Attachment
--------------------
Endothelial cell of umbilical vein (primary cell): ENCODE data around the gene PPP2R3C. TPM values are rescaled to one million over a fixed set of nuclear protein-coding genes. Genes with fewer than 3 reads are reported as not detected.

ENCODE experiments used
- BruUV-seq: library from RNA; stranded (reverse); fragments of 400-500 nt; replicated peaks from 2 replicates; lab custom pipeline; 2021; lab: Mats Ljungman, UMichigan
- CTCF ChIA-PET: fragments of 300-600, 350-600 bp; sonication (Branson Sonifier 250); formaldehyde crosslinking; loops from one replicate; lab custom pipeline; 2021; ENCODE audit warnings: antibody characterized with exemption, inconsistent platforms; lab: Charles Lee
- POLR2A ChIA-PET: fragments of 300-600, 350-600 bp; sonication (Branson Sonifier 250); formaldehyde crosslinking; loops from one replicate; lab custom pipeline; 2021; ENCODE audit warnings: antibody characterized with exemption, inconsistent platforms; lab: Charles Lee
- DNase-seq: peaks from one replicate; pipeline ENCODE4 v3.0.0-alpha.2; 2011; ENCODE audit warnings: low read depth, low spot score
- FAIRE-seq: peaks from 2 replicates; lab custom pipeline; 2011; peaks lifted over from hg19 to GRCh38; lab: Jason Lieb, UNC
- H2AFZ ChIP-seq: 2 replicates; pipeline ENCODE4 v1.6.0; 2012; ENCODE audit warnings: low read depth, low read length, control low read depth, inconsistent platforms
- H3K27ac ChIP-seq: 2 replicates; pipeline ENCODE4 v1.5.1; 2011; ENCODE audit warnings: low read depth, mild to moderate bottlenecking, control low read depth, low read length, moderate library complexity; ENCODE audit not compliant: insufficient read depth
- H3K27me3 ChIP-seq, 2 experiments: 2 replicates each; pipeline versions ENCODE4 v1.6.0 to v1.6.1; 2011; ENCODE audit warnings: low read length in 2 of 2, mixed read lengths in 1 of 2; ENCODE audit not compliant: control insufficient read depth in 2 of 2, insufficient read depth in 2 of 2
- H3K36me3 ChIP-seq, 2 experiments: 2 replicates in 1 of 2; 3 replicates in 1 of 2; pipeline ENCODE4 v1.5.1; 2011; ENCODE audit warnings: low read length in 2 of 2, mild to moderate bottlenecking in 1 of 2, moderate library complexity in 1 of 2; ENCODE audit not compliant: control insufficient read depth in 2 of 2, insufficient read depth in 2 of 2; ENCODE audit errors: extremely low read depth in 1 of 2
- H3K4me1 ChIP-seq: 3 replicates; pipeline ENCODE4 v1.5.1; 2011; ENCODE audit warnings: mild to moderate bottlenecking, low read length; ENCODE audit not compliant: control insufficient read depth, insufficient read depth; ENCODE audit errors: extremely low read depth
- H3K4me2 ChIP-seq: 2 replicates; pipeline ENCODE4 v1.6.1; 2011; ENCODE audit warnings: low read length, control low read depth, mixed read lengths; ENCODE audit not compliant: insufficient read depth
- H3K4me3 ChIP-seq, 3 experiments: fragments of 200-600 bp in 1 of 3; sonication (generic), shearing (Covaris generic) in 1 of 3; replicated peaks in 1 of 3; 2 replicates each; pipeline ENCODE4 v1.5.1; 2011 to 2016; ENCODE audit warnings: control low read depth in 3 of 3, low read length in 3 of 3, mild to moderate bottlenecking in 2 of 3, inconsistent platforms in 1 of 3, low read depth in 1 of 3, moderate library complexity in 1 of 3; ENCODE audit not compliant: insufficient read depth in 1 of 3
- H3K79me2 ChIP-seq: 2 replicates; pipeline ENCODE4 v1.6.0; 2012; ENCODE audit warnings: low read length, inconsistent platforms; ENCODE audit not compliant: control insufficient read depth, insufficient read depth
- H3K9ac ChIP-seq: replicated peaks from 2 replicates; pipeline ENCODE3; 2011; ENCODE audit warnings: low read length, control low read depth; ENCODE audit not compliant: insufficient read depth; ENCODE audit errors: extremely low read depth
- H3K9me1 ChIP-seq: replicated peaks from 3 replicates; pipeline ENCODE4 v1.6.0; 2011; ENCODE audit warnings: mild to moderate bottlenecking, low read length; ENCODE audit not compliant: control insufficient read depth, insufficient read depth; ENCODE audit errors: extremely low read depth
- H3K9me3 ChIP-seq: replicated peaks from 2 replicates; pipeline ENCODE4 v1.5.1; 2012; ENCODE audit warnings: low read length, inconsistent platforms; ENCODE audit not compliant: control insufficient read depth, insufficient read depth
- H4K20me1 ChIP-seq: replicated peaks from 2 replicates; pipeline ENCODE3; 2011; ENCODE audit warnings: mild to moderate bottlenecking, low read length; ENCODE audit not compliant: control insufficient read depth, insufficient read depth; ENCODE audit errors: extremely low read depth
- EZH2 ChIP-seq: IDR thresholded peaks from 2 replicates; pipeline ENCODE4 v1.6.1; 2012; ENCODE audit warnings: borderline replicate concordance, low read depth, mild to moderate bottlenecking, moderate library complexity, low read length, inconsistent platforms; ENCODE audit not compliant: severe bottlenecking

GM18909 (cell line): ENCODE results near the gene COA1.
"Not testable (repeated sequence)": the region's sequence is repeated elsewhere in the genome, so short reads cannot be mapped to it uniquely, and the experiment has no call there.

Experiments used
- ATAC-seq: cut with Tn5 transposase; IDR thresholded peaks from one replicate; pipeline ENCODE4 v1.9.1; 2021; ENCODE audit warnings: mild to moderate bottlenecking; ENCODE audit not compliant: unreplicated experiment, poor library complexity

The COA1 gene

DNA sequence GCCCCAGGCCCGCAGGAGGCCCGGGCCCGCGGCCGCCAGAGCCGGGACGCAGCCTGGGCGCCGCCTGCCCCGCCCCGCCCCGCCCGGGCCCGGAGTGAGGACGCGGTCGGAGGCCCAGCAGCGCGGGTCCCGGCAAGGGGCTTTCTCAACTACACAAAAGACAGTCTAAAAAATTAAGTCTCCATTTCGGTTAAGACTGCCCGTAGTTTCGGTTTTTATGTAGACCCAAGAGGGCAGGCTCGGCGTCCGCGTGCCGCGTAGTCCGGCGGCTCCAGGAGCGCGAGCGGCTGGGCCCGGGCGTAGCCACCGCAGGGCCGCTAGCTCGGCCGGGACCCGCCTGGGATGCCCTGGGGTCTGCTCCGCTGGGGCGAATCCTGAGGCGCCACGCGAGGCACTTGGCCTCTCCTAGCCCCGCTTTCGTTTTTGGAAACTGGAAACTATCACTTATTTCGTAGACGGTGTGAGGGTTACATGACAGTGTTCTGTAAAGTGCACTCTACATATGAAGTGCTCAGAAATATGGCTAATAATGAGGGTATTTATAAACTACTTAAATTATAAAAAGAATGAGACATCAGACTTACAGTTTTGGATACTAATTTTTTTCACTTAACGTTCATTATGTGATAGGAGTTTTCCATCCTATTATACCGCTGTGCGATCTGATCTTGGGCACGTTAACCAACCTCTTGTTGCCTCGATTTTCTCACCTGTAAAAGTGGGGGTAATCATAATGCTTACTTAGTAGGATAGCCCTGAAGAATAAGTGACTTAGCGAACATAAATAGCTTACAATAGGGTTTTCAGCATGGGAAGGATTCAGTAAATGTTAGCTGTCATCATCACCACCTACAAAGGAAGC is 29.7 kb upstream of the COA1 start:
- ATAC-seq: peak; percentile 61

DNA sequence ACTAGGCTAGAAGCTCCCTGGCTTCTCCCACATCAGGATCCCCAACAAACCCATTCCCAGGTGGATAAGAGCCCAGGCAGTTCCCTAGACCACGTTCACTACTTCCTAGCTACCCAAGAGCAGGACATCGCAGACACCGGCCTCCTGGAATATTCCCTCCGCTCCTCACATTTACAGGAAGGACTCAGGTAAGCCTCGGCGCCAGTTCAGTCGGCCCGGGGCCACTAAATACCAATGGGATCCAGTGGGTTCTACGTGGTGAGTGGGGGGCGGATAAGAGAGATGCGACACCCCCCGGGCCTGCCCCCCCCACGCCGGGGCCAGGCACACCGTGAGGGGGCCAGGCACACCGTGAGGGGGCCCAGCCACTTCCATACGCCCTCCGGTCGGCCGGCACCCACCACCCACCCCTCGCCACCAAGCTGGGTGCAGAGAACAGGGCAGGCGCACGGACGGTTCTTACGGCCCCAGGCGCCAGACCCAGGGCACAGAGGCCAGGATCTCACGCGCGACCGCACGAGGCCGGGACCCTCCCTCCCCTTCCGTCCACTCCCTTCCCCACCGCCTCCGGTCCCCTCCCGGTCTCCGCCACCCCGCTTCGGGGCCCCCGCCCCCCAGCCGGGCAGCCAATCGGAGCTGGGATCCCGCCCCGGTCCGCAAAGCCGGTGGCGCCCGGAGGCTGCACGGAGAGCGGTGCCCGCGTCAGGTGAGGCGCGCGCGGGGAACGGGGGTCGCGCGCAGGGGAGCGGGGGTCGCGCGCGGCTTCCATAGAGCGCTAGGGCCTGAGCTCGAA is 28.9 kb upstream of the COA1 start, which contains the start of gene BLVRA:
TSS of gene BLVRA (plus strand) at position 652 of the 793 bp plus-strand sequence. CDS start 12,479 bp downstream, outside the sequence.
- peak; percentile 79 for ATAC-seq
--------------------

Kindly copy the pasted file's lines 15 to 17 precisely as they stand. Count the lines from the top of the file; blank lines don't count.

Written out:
- H3K79me2 ChIP-seq: 2 replicates; pipeline ENCODE4 v1.6.0; 2012; ENCODE audit warnings: low read length, inconsistent platforms; ENCODE audit not compliant: control insufficient read depth, insufficient read depth
- H3K9ac ChIP-seq: replicated peaks from 2 replicates; pipeline ENCODE3; 2011; ENCODE audit warnings: low read length, control low read depth; ENCODE audit not compliant: insufficient read depth; ENCODE audit errors: extremely low read depth
- H3K9me1 ChIP-seq: replicated peaks from 3 replicates; pipeline ENCODE4 v1.6.0; 2011; ENCODE audit warnings: mild to moderate bottlenecking, low read length; ENCODE audit not compliant: control insufficient read depth, insufficient read depth; ENCODE audit errors: extremely low read depth